Vitamin K2 and cardiovascular health

The classic scientific article that ­confirms the effect of vitamin K2 on cardiovascular diseases is the so-called “Rotterdam Study”, published in 2004. Originally “The Rotterdam Study” was only one of approximately 1000 articles written after an extensive study was conducted in a district in the Dutch city Rotterdam. At the end of the 1980s, almost 8000 men and women above the age of 55 were recruited to phase one of the population studies. The aim was to study a population for many years to examine lifestyle factors that affect health, disease and cause of death with a particular focus on cardiovascular diseases and cancer. Since 1990 more and more people have been included in the study. In 2008 approximately 15 000 people (45 years old and older) were included in the study. In the study from 2004, approximately 4800 men and women (who initially were healthy) were monitored over a period of 10 years with regards to cardiovascular diseases and cause of death concerning dietary consumption of vitamin K1 and K2.

The results revealed a clear connection between the dietary consumption of the largest doses of vitamin K2 and a reduced risk of cardiovascular disease and the risk of dying from such diseases. Even though vitamin K1 was consumed in much larger doses than K2, there was no such protecting relationship between vitamin K1 and cardiovascular health. The findings in this part of the Rotterdam Study were confirmed in another extensive population study, also from the Netherlands (PROSPECT-­EPIC-cohort; Utrecht). This study includes more than 16 000 women aged 49-70 who, when recruited, did not suffer from any cardiovascular diseases.

The women were monitored for 8 years, and the trend was the same: even after adjustments for traditional cardiovascular disease risk factors such as age, obesity, smoking, high alcohol consumption, diabetes etc., there was a clear connection between the dietary consumption of K2 and a reduced risk for cardiovascular diseases. Vitamin K1 once again did not demonstrate the same good effect as vitamin K2.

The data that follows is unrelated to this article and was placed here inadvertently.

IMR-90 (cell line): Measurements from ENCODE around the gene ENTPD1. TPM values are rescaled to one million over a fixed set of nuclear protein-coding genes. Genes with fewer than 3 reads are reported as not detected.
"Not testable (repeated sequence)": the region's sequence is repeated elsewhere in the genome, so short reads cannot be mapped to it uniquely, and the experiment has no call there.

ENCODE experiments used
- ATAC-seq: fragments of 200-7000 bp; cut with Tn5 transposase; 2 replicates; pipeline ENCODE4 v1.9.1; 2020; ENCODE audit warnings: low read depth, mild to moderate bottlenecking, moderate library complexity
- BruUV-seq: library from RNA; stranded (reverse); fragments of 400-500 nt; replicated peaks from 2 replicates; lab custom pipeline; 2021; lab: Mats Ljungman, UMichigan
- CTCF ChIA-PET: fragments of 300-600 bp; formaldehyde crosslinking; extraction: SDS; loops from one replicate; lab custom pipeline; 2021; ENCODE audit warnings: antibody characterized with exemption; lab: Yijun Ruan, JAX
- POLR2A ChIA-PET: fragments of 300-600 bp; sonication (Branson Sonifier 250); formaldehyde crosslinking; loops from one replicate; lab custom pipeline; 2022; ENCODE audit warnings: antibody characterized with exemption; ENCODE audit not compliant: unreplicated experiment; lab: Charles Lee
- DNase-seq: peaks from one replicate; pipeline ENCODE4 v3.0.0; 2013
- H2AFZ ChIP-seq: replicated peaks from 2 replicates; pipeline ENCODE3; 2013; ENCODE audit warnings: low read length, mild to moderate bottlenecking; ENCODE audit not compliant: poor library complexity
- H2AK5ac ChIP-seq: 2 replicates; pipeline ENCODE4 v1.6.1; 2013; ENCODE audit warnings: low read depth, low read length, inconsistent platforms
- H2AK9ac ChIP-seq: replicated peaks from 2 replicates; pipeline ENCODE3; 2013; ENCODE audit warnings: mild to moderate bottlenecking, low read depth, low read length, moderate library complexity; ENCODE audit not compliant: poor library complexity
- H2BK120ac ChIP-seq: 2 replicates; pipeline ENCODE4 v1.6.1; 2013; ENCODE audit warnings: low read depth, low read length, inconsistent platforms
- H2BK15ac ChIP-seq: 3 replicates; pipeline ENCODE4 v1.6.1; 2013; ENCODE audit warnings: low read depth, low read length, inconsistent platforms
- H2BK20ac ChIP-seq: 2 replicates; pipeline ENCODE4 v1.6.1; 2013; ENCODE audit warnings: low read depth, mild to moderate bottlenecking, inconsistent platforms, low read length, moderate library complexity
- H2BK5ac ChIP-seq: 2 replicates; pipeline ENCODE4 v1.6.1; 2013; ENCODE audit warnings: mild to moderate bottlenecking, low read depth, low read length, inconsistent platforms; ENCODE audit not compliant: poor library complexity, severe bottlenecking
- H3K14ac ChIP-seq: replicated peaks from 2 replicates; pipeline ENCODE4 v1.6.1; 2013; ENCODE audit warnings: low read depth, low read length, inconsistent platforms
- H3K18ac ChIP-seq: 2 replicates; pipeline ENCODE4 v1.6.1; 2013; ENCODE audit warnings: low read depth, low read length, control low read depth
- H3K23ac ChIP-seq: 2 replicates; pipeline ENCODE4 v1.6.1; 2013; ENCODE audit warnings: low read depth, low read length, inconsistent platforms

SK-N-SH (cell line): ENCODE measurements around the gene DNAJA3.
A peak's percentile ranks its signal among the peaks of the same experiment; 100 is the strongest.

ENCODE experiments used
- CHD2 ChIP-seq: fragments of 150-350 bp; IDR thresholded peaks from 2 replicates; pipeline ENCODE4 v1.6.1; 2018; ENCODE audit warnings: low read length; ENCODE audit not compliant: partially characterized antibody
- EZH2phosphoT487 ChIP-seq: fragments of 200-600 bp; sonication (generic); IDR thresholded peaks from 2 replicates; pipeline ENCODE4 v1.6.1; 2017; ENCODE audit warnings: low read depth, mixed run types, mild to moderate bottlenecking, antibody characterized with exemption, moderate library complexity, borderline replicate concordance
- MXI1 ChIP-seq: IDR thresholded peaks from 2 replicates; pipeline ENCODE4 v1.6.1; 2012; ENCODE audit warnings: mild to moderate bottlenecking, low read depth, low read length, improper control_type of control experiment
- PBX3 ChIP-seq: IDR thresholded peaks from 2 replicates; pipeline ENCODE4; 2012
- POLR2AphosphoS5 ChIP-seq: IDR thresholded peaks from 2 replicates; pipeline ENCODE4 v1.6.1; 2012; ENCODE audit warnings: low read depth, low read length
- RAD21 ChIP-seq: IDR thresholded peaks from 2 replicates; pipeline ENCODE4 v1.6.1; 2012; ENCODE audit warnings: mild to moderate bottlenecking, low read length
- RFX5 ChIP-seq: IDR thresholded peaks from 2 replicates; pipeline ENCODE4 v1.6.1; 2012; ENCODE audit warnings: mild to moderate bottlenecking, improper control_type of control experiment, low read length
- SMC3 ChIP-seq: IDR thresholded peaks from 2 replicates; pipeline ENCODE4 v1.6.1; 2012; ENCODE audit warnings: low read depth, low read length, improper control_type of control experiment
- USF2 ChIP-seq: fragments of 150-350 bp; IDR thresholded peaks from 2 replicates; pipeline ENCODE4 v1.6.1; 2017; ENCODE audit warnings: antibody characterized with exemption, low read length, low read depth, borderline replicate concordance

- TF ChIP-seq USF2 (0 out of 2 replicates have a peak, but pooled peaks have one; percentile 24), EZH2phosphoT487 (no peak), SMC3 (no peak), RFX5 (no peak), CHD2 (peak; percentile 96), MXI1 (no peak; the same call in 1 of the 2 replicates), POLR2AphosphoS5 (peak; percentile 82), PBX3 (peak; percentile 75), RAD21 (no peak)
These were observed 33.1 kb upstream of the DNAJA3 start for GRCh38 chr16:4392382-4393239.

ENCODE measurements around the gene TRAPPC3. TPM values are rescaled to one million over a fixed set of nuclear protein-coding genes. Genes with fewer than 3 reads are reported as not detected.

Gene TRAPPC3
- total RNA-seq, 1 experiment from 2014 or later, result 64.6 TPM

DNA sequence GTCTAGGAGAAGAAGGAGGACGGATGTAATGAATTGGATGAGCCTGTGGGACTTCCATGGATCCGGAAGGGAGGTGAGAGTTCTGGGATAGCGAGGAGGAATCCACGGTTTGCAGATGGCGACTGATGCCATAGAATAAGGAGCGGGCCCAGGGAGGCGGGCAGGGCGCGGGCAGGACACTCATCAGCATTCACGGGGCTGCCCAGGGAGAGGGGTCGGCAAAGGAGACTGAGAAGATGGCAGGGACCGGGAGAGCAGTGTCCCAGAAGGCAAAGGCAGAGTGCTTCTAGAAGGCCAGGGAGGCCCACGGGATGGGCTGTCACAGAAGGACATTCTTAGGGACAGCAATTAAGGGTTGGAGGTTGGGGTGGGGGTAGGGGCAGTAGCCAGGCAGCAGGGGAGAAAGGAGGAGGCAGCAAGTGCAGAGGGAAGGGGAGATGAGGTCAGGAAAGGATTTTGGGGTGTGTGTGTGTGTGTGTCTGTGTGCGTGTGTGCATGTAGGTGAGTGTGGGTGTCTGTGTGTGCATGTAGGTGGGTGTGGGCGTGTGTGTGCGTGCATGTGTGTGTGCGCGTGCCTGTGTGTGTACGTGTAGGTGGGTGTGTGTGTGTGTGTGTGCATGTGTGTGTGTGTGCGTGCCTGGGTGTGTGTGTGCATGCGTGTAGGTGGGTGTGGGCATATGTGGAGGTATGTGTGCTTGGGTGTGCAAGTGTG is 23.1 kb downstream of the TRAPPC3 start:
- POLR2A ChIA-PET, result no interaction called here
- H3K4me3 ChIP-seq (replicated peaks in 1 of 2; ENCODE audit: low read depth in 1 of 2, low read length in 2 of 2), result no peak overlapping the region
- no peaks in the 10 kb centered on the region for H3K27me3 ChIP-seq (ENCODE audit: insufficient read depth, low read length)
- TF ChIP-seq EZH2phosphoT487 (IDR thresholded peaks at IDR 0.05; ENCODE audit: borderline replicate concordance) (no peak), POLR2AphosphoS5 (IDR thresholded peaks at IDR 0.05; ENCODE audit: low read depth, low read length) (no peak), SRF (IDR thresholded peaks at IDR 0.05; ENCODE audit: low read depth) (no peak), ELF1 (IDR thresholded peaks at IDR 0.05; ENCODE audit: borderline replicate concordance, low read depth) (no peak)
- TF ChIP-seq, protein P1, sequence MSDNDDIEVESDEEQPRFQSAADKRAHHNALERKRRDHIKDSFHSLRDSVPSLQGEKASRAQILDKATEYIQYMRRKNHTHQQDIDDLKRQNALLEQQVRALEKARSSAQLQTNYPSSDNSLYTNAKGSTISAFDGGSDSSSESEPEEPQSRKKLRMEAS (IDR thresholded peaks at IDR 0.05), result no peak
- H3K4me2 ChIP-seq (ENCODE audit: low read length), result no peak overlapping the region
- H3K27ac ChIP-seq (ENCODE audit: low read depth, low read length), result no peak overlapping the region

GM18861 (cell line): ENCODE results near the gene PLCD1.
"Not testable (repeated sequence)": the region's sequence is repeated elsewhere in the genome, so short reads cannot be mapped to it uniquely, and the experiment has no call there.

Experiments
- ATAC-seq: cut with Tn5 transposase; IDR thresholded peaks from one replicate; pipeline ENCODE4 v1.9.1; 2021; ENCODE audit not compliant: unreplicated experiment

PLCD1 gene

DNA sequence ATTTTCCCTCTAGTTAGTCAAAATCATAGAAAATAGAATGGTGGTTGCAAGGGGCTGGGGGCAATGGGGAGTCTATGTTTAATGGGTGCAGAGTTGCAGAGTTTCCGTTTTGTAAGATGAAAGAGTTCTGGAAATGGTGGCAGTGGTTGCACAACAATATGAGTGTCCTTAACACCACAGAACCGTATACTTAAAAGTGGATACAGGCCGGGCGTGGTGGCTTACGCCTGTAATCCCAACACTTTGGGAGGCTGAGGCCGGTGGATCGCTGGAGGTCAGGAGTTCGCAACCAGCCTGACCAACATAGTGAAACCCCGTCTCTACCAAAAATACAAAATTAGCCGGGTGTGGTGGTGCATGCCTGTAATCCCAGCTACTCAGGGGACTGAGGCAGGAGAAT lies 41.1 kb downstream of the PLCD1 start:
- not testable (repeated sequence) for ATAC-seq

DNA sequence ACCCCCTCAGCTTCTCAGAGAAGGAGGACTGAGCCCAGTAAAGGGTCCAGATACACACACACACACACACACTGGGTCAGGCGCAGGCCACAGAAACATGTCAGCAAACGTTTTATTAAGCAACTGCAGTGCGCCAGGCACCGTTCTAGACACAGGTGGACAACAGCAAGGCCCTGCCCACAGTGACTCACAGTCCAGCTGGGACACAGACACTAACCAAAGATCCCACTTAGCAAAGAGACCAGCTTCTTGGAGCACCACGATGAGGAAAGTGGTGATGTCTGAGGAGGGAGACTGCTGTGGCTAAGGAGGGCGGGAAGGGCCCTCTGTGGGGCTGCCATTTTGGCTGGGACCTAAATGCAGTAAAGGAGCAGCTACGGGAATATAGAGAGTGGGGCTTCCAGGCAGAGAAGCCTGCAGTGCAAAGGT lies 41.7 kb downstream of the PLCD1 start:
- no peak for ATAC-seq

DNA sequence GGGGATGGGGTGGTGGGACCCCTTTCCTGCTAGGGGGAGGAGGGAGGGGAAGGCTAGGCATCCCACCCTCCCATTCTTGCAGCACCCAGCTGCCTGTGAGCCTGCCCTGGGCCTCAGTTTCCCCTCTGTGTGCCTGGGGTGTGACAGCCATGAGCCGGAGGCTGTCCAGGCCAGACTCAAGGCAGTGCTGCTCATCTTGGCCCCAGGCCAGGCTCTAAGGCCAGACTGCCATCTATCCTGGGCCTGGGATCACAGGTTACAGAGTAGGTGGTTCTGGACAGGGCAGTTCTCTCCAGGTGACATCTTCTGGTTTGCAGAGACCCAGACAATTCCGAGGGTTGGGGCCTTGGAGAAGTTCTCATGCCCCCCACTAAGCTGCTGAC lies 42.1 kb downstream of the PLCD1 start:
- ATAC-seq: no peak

Amongst a selection of 564 postmenopausal women from this study, it was also discovered that the women who ate most K2 had less calcification of the arteries supplying the heart muscle – a condition that leads to stiffer arteries and potentially to, for example, a heart attack. Several studies have now generated the same results: Consuming foods with a high content of vitamin K2 (some dairy products/ fermented cheeses and soybeans/natto) has a positive effect on cardiovascular health. The ­latest clinical study conducted on vitamin K2/MK-7 revealed that K2/MK-7 has a good effect on stiff arteries – so-called arterial stiffness. Arterial stiffness is shown in several studies to be an independent risk factor for developing cardiovascular diseases, and it occurs relatively often with increased age. Loss of elasticity in the arteries is connected to the risk of high blood pressure, a phenomenon that affects large parts of the older population.

Vitamin K2 is a substance that also delays the development of age-related osteoporosis.

A study that was published in Thrombosis and Haemostasis in February 2015 showed that the 120 women that took vitamin K2/MK-7 for a period of three years showed a reduction in arterial stiffness while the same amount of women that received a placebo (capsules without vitamin K2) show an increase in arterial stiffness. Since arterial stiffness develops over time, such studies must be conducted over enough time for the effect to show itself.

The study was conducted under controlled conditions and confirmed the previously mentioned positive effects: regular consumption of vitamin K2 reduces the risk of developing cardiovascular problems. This study also shows that women who already have stiff arteries can reduce this development with the help of vitamin K2.

EU Health Claims


Vitamin K contributes to normal blood clotting.
Vitamin K contributes to the maintenance of normal bones.
Vitamin D contributes to the maintenance of normal bones.
Vitamin D contributes to the normal absorption/utilisation of calcium and phosphorus. Vitamin D contributes to normal blood calcium levels.
Vitamin D contributes to the maintenance of normal teeth.
Vitamin D contributes to the normal function of the immune system.
Vitamin D has a role in the process of cell division.